Are you a whiz at searching a website? Take the quiz to find out. All the answers are on the Friends of the Helmeted Honeyeater website.
One of the best things you can do to help our native animals is provide them with a home. Grab a few important things and get to it! Find out the best way to plant habitat for animals.
Take a look at the Helmeted Honeyeater fact file.
The word koala is Aboriginal for ‘no drink’. Koalas get enough fluids through the eucalyptus leaves they feed off. For more fascinating facts on koalas and other Australian wildlife and plants, check out the Events page on the Junior Rangers website, brought to you by Parks Victoria.
FREE Zoos Victoria entry for kids under 16
Did you know that the Victorian Government has made entry to Melbourne Zoo, Healesville Sanctuary and Werribee Open Range Zoo on weekends, Victorian public holidays and Victorian school holidays FREE for kids under 16 years of age !
What a great way to get parents to take kids out to see animals!
Did you also know that the Friends work in close partnership with Healesville Sanctuary who manage the Helmeted Honeyeater captive breeding program? When you’re visiting, tell the staff and volunteers how important you think it is and what a great job they’re doing. It’s a great way to put a smile on their faces, and yours! Check out the Helmeted Honeyeaters on display, then come and Join us in helping to save this critically endangered Victorian. We’d love to hear from you.
Droughts and floods. How do the plants and animals respond?
We had a wet 15 months back in 2010-11. Heavy rains caused significant flooding throughout the reserve, starting in September 2010, then again in October of that year. In February 2011 we were hit with the aftermath of Cyclone Yasi – the cyclone that devastated parts of Queensland (remember when bananas were way too expensive to buy except on special occasions). In Victoria, there was significant flooding in many areas, including Yellingbo. Tracks and fencing were damaged. Some Helmeted Honeyeaters found the nests they had built well above the water line were suddenly in danger of flooding! All through 2011 the floodplain was sodden and the creeks remained high.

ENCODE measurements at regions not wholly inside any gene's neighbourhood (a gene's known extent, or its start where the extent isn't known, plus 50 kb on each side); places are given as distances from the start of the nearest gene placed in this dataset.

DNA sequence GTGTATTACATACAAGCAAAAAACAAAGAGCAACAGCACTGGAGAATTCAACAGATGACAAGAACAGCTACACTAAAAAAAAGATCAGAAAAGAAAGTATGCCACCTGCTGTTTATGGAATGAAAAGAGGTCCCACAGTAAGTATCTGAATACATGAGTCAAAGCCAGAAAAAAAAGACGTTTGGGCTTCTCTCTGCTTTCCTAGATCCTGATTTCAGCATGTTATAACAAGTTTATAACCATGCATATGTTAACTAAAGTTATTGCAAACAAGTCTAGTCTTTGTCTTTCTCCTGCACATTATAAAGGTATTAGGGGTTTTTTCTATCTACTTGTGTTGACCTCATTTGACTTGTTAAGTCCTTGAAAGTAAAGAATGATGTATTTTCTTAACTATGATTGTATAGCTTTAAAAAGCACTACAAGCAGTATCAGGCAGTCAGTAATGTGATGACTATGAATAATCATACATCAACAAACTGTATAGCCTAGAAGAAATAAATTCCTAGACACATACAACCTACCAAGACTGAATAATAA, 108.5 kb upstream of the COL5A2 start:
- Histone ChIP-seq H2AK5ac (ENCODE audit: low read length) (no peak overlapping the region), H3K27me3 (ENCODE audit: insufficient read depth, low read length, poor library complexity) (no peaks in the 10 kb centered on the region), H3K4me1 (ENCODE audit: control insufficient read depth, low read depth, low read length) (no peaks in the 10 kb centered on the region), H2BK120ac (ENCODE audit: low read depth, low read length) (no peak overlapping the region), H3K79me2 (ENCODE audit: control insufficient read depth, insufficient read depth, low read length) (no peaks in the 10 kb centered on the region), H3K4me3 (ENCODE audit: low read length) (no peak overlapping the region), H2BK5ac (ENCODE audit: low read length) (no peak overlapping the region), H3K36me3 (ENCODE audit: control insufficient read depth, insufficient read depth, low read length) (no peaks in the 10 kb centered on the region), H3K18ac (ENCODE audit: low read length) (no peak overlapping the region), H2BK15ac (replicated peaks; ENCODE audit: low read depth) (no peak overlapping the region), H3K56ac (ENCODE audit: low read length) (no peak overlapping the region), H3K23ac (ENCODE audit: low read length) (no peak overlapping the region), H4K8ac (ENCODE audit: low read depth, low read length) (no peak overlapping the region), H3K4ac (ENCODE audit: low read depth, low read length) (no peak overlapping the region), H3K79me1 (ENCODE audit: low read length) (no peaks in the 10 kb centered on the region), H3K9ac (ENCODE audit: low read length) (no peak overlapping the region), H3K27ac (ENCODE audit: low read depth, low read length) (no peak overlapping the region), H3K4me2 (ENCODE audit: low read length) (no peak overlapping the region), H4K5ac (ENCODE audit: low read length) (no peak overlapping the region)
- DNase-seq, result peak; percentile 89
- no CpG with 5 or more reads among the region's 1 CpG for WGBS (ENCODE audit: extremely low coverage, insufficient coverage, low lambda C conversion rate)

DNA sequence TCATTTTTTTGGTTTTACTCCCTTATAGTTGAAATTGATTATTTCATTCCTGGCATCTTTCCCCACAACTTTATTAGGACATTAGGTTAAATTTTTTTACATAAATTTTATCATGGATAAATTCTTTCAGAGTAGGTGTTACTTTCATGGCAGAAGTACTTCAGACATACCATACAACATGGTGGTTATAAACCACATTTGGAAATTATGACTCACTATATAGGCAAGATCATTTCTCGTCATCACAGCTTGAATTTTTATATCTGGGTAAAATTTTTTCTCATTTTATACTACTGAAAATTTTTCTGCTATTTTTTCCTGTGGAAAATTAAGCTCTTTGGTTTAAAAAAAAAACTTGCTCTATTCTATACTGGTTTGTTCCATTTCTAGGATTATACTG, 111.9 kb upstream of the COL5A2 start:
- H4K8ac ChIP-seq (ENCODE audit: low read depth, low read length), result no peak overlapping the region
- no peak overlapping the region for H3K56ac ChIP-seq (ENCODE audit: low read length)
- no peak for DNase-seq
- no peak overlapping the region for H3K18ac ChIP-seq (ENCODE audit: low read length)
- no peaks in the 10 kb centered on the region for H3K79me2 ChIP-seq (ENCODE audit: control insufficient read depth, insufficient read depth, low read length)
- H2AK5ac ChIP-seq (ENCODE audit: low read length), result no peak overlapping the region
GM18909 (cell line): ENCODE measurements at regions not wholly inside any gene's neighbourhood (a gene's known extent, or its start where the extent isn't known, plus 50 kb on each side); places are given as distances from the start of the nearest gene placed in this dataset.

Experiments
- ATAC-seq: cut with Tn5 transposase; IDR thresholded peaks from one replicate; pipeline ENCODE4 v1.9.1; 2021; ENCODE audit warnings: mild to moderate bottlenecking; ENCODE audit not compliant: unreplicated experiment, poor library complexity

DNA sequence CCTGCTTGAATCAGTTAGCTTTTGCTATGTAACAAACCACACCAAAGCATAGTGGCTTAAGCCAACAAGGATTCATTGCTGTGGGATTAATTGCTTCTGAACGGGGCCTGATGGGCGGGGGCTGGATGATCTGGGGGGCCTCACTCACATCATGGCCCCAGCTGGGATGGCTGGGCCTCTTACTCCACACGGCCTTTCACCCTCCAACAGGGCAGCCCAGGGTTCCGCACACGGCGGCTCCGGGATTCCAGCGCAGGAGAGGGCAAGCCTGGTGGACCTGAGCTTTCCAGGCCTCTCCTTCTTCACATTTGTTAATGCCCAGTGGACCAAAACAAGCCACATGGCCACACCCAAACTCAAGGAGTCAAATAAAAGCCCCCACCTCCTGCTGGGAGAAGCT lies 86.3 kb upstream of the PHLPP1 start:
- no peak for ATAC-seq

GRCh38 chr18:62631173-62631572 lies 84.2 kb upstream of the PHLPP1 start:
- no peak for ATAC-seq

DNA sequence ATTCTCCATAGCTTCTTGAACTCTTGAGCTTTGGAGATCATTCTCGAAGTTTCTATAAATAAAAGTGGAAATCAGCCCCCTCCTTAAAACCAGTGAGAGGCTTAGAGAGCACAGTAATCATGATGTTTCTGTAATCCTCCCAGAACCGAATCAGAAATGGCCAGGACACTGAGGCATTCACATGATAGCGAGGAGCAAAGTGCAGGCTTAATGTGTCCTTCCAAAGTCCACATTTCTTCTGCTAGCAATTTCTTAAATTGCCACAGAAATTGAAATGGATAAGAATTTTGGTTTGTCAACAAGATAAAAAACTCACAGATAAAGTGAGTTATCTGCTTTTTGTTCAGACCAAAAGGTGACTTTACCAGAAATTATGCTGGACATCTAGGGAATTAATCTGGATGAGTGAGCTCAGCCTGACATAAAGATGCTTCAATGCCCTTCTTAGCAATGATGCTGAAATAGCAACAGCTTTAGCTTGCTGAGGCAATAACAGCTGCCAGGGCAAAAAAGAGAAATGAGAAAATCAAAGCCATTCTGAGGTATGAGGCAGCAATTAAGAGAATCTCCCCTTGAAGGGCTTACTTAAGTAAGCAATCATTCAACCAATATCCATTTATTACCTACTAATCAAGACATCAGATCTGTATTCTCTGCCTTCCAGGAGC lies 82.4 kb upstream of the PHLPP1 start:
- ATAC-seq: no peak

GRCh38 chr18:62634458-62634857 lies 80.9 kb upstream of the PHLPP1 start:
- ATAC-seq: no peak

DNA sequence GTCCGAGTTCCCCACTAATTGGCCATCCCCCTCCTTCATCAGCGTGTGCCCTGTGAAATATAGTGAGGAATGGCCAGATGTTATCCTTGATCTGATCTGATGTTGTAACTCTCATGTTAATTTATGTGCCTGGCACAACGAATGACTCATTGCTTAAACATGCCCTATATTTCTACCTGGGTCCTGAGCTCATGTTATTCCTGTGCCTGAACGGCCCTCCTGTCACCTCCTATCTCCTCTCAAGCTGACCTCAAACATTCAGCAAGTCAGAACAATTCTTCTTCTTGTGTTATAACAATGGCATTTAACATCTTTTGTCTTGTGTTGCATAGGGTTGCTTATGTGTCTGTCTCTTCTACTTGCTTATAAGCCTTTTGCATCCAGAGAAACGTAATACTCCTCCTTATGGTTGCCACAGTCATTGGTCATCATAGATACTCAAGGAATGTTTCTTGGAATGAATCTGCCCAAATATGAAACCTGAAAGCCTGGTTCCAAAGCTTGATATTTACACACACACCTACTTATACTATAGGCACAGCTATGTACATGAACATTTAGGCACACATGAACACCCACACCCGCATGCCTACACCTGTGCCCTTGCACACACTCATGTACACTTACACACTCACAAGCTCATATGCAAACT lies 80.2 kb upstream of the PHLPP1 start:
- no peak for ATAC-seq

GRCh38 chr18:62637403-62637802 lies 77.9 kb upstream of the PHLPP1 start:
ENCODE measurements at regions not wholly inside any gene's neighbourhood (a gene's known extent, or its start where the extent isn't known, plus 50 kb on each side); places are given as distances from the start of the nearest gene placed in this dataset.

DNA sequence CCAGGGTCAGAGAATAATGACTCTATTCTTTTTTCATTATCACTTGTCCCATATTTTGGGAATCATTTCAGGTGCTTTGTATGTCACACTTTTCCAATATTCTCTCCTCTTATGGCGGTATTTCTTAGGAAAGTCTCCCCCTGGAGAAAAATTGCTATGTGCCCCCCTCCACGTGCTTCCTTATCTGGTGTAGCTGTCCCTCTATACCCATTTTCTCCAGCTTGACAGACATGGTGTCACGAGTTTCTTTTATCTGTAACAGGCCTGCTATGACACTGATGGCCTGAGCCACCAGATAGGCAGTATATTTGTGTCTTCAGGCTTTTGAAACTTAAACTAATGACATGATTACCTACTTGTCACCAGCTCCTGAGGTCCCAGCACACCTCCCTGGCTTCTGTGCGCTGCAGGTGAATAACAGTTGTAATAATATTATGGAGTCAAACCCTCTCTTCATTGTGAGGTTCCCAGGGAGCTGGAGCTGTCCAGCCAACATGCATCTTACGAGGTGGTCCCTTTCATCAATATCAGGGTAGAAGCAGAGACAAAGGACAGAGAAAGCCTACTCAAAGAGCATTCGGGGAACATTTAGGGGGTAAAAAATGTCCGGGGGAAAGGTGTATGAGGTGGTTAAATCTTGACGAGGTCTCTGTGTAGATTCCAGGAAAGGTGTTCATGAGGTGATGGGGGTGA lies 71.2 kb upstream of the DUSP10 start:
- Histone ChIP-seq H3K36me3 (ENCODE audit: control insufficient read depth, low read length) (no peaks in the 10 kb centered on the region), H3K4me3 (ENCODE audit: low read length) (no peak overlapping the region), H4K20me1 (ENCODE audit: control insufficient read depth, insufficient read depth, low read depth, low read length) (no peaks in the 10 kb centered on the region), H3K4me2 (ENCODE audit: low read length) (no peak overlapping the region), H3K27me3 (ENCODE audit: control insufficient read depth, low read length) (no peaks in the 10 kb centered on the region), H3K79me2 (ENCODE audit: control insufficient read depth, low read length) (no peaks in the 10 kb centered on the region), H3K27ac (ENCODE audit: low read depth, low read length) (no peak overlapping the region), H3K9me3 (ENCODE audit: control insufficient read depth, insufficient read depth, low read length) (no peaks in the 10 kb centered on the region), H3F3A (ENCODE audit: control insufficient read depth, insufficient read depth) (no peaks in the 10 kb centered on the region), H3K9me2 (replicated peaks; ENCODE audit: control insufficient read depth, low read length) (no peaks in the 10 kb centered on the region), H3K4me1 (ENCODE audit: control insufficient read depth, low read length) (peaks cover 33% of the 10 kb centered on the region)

We hadn’t seen this for many years. In the 10 years prior to 2010 we were in drought. The creeks had been running low in spring/summer, with some of the smaller tributaries drying up completely over summer. Our fauna and flora certainly needed a reprieve from the dry conditions of the drought and once the rains came we had record breaking breeding years for the Helmeted Honeyeater and you could almost see the trees and shrubs take a sigh of relief.
Jack and Sean, our Sydney nephews who were on holidays with us in Sept/Oct 2011, really wanted to see what was on the other side of Beer’s Bridge on Woori Yallock Creek in Yellingbo Nature Conservation Reserve.
The flood waters were way too fast and strong to even contemplate a crossing. Usually 3-4 metres wide, the creek had broken the banks and flooded many of our low lying revegetation areas. The creek had swollen to up to 30 metres wide in places. It was incredible to think that just 45mm of rain that day in the Dandenong Ranges could have this impact downstream. It was fantastic to see after 10 years of drought in Victoria and eastern Australia.
The floods caused some challenging times for our planting program, but it was fantastic to see never the less!
What will the next few years bring? More drought? More floods?